Phyllis Murphy, Wallpapers in Victorian era
Wallpapers in Victorian era
Interview with Phyllis Murphy
Filmed by Tribal Media
Contributor: Heritage Victoria
What house is that? Interactive, created by Heritage Victoria.
Phyllis Murphy, a retired architect, talks about her interest in Victorian wallpapers, and how they fitted into the late Victorian home.
Click Here to learn more about the late Victorian period of architecture.
Phyllis Murphy practiced as an architect in Melbourne from 1949 until her retirement in the early 1980s. She and her husband John had a successful architectural practice and worked on many major projects together. The Melbourne Olympic Pool, considered one of Australia’s finest and most innovative Modernist buildings, is one of their notable achievements. Phyllis has been collecting wallpapers for the past thirty years and is one of Australia’s foremost authorities on the topic.
Well, I'm a retired architect, and my husband John and I ran our own practice for many years, and that included a lot of conservation work.
And there wasn't a lot of information available about conservation work as there is now.
And I started to read up and found out what I could, and I was very interested to find out exactly how people lived and what their houses were like.
And that led to my interest in wallpaper and decoration of interiors of houses.
Well, I think the first thing that surprised me was the incredible colour, because people often think of Victorian interiors as being brown and dark.
And I think a lot of that is due to dirt, of course, and the fact that a lot of wallpapers were varnished.
And the old varnish that they used tended to brown off, and that gave everything a sort of brown look. And you only have to look at some of the papers that I have collected to see these absolutely marvellous colours.
Victorians loved ornamentation and patterns, and everything was decorated. And I get rather amused at the very uninhibited combination of patterns, and then the upholstery on the chairs would be patterned and the curtains would be patterned and the wallpapers and the ceilings.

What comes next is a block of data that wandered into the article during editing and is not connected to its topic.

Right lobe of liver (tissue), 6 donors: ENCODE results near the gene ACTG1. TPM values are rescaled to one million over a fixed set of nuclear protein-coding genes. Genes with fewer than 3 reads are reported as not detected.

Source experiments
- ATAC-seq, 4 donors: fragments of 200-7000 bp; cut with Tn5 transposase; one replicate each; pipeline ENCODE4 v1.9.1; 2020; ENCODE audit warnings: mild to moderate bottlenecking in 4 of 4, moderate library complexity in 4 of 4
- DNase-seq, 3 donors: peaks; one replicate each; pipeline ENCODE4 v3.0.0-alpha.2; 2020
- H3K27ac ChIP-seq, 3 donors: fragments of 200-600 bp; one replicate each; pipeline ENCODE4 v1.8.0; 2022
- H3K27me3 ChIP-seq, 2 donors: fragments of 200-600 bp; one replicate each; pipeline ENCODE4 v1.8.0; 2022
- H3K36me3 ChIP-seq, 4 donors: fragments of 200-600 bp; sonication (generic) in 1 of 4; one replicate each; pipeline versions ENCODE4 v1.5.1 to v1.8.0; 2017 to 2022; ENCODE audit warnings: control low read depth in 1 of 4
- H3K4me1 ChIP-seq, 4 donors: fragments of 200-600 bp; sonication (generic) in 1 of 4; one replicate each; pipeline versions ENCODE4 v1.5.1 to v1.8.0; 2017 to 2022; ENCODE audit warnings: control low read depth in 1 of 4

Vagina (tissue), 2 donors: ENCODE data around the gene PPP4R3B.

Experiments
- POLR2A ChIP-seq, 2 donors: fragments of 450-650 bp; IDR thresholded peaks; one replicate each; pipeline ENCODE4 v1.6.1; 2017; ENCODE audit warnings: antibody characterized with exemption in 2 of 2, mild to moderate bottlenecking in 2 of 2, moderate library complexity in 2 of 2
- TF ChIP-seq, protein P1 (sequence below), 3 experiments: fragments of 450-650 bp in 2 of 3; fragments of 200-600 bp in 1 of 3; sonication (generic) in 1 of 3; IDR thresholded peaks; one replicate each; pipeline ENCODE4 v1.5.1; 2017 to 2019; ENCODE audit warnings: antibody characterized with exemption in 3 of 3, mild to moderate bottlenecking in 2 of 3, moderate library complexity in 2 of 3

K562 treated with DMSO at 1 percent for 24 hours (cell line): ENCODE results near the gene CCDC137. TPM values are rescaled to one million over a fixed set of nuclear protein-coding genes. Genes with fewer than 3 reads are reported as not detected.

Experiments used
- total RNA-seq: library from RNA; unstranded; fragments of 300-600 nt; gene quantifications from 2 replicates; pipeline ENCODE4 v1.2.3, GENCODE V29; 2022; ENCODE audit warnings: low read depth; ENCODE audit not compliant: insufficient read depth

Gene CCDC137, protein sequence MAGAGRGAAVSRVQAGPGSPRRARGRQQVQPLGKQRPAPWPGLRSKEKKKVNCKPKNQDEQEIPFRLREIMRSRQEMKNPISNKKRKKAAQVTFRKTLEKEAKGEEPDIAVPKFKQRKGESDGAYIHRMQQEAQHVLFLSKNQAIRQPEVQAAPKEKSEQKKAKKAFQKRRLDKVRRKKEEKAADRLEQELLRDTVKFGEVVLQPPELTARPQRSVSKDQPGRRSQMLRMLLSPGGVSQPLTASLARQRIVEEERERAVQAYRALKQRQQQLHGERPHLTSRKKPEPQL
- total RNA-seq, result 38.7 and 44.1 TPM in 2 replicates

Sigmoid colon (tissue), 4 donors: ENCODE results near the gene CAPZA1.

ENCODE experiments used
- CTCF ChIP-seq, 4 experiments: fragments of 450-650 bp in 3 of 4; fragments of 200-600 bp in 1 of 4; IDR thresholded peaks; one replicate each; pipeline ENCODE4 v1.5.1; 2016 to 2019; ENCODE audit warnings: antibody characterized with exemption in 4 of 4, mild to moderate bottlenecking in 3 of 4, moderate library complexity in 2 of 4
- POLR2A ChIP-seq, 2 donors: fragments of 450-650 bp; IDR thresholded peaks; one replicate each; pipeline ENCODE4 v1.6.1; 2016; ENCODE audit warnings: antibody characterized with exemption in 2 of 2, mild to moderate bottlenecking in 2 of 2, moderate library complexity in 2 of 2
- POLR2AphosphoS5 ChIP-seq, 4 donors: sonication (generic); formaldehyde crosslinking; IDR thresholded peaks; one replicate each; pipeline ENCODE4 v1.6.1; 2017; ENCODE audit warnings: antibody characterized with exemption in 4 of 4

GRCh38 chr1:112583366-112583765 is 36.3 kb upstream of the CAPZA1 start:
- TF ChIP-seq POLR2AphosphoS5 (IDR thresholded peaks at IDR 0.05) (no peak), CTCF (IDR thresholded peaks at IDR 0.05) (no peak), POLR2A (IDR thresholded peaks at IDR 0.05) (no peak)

And then there'd be several colours used on the woodwork or light and dark stains. I've had people say to me, 'Oh, but they're so elaborate, these humble little cottages.' But I don't think they actually were.
They were humble... not in fact, because I think sometimes they were quite well-off farmers who lived there, and lived quite well, but all they had was a very modest house and they made the most of it.
And I think the home was very important, and I was at first amazed to find so many country cottages that had all this elaborate wallpapering.
There was one that I went to, and it had an 1850s newspaper behind it, 'cause they often used newspaper as the first lining, and it was some beautiful red flock, and this was just a very modest farmhouse, and this was, I suppose, their parlour.
It wouldn't have been a drawing room. But it meant that the house was so important, and I'm sure, you know, all their social activities were around the home. And very different from today, where many homes are just functional, aren't they?
Some quite well-known artists were employed, like Walter Crane.
The French employed a lot of their artists, but as the years went by and after the Industrial Revolution, they were all printed instead of being hand-blocked.
I think they just had big factories with trained artists working in them, but not people who had been painting pictures or anything. But yes, there was a great deal of artistry required.